Also notable in 2021 was the rare occurrence of a Court of Appeal partially affirming the denial of an anti-SLAPP motion following a CEQA lawsuit. In Dunning v. Johnson, the Court found that a project developer had established a probability of demonstrating lack of probable cause for the underlying CEQA petition, as well as a probability of demonstrating that the petitioners pursued the CEQA litigation with malice.

The decision could complicate states’ ability to pursue groundwater natural resource damages actions.

By Kegan A. Brown, Gary P. Gengel, Thomas C. Pearce, and Taylor R. West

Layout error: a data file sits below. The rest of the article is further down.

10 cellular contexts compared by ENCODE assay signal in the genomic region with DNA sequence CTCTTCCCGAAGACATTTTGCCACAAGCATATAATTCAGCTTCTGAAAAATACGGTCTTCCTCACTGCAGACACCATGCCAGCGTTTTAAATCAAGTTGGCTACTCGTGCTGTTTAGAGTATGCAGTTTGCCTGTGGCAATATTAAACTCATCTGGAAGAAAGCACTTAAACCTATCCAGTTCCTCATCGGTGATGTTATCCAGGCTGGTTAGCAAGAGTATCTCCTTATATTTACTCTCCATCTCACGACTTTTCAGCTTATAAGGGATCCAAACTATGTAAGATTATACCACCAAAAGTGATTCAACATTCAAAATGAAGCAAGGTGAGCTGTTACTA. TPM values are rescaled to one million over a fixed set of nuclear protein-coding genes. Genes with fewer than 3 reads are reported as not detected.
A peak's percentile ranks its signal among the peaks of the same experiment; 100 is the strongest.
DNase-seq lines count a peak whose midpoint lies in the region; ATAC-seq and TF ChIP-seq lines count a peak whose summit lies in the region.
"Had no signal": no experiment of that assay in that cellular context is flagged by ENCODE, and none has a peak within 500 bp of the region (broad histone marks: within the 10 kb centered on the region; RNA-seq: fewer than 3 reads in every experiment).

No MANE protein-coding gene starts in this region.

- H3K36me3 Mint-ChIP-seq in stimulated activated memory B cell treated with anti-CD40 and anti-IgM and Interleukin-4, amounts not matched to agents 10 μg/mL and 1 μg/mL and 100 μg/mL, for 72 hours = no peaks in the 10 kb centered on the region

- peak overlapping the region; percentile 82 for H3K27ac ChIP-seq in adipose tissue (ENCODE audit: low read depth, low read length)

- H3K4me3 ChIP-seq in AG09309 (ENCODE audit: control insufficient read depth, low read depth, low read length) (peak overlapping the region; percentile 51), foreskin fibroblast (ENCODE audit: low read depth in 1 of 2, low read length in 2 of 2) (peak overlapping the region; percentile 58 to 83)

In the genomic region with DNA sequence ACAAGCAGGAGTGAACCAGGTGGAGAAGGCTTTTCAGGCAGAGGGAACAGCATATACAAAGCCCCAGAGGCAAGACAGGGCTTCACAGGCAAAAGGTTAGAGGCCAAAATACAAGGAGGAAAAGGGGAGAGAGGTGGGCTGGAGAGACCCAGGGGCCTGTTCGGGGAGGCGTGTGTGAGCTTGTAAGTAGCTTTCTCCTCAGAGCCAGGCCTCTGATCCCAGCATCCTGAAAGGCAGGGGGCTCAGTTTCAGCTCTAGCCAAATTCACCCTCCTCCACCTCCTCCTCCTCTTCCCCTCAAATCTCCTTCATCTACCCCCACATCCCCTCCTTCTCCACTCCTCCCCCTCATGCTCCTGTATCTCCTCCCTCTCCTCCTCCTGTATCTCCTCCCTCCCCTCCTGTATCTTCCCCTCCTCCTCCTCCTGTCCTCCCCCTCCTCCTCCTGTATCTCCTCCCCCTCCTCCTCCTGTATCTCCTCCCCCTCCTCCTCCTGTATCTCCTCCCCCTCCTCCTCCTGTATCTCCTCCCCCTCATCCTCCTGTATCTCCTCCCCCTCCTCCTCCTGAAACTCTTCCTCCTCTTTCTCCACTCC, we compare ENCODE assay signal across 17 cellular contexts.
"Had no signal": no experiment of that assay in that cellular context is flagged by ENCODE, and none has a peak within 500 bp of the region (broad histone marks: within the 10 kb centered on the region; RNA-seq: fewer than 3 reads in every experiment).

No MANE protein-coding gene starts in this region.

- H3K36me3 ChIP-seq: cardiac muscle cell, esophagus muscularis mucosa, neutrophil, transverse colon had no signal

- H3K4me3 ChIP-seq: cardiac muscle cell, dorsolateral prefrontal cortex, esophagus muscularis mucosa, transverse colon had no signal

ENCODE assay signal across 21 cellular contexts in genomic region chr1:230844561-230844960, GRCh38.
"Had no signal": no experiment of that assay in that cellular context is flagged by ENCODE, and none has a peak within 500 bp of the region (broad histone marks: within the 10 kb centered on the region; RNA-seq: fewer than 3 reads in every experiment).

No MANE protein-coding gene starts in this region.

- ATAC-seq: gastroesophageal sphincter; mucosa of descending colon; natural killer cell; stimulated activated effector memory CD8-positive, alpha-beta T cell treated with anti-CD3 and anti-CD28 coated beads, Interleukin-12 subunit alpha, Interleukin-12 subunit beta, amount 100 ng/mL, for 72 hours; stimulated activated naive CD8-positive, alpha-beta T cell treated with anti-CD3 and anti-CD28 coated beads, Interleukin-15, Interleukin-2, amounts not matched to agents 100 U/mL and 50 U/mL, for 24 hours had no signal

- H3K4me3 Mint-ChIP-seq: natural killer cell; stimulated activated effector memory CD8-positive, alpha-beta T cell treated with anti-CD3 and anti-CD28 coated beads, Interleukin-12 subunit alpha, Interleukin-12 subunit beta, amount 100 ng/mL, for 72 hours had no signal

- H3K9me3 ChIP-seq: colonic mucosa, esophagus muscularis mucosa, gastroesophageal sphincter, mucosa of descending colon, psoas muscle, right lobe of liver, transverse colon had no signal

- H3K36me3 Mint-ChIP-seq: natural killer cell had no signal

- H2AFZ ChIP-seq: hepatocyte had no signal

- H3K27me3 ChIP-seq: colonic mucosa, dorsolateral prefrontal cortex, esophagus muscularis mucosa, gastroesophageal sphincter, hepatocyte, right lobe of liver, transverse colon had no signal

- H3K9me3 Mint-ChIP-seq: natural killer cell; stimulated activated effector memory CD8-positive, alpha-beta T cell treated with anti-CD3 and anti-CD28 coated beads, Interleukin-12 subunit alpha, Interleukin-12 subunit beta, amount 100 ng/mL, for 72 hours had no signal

On November 22, 2021, the US Supreme Court held that equitable apportionment applies to a dispute between states about their respective interests in groundwater that flows through multiple states in Mississippi v. Tennessee.[1] The decision may have implications for natural resource damages (NRD) claims. Natural resource trustees often assert claims to pursue damages to groundwater. In assessing these claims, courts often must determine (1) whether the trustee has a trusteeship interest in the groundwater resource at issue, and (2) if so, the extent of the trustee’s interest in that groundwater resource relative to the interests of other trustees in the same groundwater.

The State and eNGOs seek to defend an emissions rule that trucking and airline trade groups are challenging in federal court.

By Joshua T. Bledsoe and Jennifer Garlock